Stack Overflow is a community of 4.7 million programmers, just like you, helping each other.

Join them; it only takes a minute:

Sign up
Join the Stack Overflow community to:
  1. Ask programming questions
  2. Answer and help your peers
  3. Get recognized for your expertise

I have this sentence: "I have 20 bananas at 11:00 o'clock, and I want 21-00".

I need to set a unicode for it. "\u200e" the wrap for numbers, and "\u200f" is the wrap for words.

The result should be:

"\u200fI have \u200f\u200e20\u200e\u200f bananas at \u200f\u200e11:00\u200e\u200f o'clock, and I want \u200f\u200e21-00\u200e"

How can I do that on a string in java ?

UPDATE

My sentence is an hebrew sentence. "היום יום שלישי 20:00 בערב"

The expected result: "\u200fהיום יום שלישי \u200f\u200e20:00\u200e\u200fבערב\u200f"

share|improve this question
    
What About words in non-English characters? Do French words get wrapped? Do Chinese words get wrapped? Are - and : and . The only non-digits that are considered part of a number and/or part of a word – Stephen Connolly Sep 14 '12 at 16:32
    
Actually I need this for hebrew words – ohadinho Sep 14 '12 at 16:33
    
Well in that case the question is very poorly specified, and it will be hard to get a correct answer. Perhaps edit it to give some more concrete examples. One example is always a poor number. 3 or 4 well thought out examples makes for a better question. Kudos for listing expected output though – Stephen Connolly Sep 14 '12 at 16:35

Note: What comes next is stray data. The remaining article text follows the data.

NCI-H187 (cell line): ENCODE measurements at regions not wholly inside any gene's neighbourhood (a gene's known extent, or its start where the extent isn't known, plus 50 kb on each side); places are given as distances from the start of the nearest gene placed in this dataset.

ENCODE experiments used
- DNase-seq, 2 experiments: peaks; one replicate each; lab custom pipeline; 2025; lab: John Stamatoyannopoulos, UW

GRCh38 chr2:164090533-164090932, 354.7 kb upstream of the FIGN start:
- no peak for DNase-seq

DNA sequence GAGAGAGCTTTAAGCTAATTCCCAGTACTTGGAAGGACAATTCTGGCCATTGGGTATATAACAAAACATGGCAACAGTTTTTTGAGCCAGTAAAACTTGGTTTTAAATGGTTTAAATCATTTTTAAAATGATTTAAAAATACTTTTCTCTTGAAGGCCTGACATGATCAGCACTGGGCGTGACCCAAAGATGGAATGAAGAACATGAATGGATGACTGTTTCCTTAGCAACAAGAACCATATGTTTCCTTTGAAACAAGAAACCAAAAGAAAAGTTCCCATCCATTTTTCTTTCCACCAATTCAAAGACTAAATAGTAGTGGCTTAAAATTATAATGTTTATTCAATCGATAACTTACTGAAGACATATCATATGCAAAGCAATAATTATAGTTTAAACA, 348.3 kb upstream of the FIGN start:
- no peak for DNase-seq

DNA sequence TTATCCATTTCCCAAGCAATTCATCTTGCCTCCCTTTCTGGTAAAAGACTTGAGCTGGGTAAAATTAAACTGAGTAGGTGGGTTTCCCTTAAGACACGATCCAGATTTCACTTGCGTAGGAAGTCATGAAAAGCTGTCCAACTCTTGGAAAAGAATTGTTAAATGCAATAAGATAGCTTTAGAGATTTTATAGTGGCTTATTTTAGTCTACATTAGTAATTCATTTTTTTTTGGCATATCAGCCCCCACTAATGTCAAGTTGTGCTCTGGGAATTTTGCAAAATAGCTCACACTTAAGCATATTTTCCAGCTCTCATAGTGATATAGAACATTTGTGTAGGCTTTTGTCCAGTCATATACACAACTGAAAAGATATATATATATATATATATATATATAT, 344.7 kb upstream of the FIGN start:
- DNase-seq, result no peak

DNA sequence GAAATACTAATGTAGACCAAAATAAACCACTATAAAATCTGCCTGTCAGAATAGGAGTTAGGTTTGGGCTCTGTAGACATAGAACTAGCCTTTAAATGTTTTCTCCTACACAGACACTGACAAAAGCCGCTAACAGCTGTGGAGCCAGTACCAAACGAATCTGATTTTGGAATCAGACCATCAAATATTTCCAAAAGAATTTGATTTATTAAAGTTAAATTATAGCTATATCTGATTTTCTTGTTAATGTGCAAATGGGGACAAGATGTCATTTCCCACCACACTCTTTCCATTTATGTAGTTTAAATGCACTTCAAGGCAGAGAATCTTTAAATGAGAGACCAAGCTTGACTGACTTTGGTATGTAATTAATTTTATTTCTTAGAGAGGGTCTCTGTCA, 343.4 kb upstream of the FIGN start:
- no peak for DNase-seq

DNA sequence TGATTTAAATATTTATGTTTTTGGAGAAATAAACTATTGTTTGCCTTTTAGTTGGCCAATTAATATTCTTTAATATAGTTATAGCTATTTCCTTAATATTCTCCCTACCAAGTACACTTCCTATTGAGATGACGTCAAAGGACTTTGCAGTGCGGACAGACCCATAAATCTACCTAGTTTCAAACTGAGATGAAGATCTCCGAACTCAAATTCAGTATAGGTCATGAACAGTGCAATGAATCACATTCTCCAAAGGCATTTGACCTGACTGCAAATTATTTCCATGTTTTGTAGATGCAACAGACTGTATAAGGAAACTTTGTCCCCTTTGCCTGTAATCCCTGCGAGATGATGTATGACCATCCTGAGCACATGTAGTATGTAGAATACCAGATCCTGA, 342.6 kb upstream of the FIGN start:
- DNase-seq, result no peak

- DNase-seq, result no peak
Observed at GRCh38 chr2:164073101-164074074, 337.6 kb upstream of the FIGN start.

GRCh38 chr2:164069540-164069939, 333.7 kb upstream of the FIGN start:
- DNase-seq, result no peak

I've edited my question – ohadinho Sep 14 '12 at 16:38
    
Shouldn't 11:00 become split, or would the entire time be considered a number? – Keppil Sep 14 '12 at 16:40
up vote 1 down vote accepted

You can do multiple replaces.

String s = "I have 20 bananas at 11:00 o'clock, and I want 21-00";
s = s.replaceAll("([ ',\\p{Alpha}]+)", "<$1>");
s = s.replaceAll("([-:\\d]+)", "{$1}");
System.out.println(s);

prints

<I have >{20}< bananas at >{11:00}< o'clock, and I want >{21-00}

I used different symbols so you can read them easily, but you can use the unicode characters. The \\p{Alpha} should except letters in all character sets.

share|improve this answer
    
Was in the middle of answering when I noticed how much more awesome your answer is than mine was going to be. You win this round. +1 – Phillip Schmidt Sep 14 '12 at 16:41
    
@PhillipSchmidt Cheers :) – Peter Lawrey Sep 14 '12 at 16:43
    
@Keppil if there are any numbers in the first replace (which would be words), there is a problem. ;) – Peter Lawrey Sep 14 '12 at 16:44
    
The character fileformat.info/info/unicode/char/200e/index.htm is not a digit.. – Peter Lawrey Sep 14 '12 at 16:49

Your Answer

 
discard

By posting your answer, you agree to the privacy policy and terms of service.

Not the answer you're looking for? Browse other questions tagged or ask your own question.